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About one-third of the raw material used to make paper in the U. S. is reidue wood chips and scraps left behind from the forest and sawmill operation. These ‘’ leftovers’’ would probably be burned or discard if not used by the paper industry. Another third of the raw material is recovered paper. Although some papers contain 100 percent recycled fiber, papermaker­s often combine various amounts of recycled and new fiber to produce the desired quality and grade of paper. Only about one third of the fiber used to make paper in the U. S. is from whole trees, which the industry calls round wood. It is not considered economical to use large logs for paper when they could instead be used for lumber. For this reason, only trees smaller then 8 inches in diameter or larger trees not suitable for solid wood products, typically are harvested for papermakin­g. Papermaker­s combine mechanical, chemical and recycled pulp in varying amounts to produce the highest quality paper required by from the least possible amount of fiber. Some people say that it takes ‘’17 trees to make a ton of paper’’. Each year, the U. S. forest community plants some 1. 5 billion seedlings. That’s an average of more than 4 million new trees planted everyday! There are more than there were 70 years ago. 37 percent of the fiber used to make new paper products in the U. S. came from recycled sources in 2007. Newspaper 89 percent corrugated boxes 81 percent office paper 74 percent magazines 54 percents telephones directorie­s 37 percent papermakin­g came from recycled paper 33 percent whole trees and other plants 33 percent wood chips and scraps from sawmills 33 percent. Everytime paper is recycled the fibers get shorter. After being recycled five to seven times, the fibers become to bond into new paper. Recycled paper masking tape, paper money, globes, bandages, dust masks, hospital gowns, coffee filters, lamp shades, car insulation, animal beddings, planting pots for seedlings, and egg cartons.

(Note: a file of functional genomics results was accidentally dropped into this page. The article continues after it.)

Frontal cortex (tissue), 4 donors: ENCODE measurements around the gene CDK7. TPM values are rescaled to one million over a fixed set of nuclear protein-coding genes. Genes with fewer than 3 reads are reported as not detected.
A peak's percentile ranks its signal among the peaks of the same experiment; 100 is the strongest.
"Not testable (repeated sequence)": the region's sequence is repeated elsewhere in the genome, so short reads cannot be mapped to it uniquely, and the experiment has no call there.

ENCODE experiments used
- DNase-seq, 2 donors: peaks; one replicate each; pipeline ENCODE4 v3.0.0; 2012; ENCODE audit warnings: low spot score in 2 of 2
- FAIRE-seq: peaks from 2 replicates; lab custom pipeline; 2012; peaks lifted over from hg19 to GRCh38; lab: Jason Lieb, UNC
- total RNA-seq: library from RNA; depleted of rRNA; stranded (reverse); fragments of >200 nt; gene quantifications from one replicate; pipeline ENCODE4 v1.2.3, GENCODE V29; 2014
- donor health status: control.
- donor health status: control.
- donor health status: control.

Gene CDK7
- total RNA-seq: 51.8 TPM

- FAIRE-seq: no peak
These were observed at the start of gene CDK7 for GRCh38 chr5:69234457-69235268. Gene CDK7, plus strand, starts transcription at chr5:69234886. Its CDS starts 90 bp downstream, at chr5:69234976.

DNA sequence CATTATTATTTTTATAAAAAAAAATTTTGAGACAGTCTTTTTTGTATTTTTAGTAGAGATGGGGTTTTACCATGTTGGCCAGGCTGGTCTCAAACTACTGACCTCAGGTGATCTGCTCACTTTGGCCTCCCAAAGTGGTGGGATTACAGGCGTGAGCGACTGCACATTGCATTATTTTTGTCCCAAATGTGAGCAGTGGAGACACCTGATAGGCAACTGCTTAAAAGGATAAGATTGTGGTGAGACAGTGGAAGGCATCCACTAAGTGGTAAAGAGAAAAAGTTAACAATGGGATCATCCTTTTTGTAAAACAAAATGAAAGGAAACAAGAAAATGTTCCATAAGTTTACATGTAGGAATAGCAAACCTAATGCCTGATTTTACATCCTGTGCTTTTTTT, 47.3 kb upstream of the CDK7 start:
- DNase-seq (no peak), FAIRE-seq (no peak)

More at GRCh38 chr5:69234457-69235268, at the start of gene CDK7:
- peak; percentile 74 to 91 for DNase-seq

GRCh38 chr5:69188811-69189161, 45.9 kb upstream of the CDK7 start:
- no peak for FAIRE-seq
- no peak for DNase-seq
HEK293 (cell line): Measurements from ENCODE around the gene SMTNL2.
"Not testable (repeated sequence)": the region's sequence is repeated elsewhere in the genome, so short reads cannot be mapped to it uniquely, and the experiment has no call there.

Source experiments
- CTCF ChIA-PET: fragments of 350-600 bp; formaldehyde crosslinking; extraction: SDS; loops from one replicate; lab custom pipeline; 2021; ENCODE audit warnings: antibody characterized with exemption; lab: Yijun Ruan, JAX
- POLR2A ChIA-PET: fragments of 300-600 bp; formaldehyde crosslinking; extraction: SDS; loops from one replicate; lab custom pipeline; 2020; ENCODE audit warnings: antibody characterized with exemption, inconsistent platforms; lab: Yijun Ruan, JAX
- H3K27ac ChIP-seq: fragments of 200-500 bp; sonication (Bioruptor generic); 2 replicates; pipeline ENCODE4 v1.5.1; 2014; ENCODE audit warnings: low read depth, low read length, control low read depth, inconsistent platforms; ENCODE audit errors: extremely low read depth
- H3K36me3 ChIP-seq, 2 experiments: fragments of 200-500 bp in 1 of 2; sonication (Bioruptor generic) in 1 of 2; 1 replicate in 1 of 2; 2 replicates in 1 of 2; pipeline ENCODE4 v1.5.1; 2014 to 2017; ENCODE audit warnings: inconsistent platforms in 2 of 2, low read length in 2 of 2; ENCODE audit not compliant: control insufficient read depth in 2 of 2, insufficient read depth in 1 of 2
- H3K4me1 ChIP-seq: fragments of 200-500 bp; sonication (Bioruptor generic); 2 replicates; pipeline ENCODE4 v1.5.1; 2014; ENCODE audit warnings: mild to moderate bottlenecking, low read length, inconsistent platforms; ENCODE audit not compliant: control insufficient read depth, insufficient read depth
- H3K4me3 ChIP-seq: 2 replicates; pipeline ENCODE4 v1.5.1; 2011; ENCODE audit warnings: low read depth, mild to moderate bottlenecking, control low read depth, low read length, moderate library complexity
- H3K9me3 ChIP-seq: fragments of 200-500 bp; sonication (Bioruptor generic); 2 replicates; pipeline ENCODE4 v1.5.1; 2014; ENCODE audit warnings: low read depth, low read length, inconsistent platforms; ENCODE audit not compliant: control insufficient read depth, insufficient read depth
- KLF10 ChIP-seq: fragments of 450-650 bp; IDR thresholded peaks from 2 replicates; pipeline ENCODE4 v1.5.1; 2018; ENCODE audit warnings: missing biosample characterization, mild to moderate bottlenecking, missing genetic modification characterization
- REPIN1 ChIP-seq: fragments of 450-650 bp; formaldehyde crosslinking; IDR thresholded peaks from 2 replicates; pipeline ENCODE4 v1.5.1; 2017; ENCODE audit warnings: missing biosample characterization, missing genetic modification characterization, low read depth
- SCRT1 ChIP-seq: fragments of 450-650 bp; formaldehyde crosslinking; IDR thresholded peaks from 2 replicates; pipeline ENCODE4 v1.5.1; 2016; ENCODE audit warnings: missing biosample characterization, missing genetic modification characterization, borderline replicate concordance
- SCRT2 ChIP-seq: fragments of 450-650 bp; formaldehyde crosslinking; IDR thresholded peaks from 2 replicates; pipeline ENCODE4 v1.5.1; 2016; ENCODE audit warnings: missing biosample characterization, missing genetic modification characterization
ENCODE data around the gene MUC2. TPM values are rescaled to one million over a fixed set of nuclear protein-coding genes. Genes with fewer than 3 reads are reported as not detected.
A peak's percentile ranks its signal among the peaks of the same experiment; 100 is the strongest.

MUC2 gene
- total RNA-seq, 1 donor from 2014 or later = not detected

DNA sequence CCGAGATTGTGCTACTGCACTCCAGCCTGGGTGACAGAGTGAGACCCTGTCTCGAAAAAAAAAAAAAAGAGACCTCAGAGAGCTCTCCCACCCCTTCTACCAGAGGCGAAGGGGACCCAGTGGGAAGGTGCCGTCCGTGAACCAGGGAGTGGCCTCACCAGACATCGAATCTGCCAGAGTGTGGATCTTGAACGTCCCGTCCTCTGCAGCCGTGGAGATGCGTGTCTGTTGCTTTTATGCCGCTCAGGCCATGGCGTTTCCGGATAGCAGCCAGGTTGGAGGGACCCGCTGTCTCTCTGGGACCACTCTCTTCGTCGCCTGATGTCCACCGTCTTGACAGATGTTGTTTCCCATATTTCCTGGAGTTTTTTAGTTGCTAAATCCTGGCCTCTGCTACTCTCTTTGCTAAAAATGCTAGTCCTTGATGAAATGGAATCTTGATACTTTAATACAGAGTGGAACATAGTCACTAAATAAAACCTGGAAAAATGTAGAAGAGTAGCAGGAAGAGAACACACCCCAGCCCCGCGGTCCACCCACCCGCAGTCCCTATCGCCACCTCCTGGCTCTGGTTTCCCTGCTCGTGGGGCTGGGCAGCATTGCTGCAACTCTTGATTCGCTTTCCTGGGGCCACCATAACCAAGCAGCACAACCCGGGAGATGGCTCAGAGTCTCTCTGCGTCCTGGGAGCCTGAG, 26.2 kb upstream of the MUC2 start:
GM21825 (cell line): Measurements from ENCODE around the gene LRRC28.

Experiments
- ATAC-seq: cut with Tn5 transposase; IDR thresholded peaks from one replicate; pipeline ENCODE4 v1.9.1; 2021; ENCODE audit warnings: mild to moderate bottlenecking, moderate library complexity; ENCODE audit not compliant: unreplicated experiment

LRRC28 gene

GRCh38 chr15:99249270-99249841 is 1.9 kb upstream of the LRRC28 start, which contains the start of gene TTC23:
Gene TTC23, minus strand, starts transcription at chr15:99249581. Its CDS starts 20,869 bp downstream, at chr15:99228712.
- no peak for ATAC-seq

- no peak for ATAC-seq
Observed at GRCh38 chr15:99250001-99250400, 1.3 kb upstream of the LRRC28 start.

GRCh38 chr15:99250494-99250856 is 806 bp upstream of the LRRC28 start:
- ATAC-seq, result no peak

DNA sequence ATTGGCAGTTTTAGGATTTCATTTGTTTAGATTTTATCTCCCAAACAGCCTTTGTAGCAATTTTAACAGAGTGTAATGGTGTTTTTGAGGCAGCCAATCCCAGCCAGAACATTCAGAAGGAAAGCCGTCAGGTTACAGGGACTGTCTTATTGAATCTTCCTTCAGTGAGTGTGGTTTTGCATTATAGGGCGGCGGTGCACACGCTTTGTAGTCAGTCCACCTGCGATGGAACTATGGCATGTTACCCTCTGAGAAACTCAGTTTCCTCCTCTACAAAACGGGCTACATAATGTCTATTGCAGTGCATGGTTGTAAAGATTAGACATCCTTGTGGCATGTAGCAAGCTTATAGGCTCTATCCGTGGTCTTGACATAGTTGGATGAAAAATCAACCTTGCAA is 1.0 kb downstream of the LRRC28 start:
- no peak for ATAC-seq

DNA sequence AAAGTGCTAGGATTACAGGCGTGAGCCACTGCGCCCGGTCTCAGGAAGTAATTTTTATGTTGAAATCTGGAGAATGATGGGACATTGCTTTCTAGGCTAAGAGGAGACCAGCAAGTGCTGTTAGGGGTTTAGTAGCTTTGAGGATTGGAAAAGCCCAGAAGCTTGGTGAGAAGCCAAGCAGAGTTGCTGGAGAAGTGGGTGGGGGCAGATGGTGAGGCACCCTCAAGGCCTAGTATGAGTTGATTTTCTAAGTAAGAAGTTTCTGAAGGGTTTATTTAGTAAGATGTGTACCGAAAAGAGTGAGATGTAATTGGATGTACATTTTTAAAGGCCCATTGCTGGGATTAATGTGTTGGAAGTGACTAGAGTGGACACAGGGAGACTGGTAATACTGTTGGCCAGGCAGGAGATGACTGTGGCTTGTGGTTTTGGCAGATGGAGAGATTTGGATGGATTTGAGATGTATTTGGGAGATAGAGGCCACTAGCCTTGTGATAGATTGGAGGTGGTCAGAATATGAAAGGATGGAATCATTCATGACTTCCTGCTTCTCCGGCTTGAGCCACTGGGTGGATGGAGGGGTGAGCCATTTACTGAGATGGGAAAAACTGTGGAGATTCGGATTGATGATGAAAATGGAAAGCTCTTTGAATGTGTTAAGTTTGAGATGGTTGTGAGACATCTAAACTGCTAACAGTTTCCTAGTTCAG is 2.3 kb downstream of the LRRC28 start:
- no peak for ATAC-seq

Language: English   Language Skills: Native speaker, Proficiency

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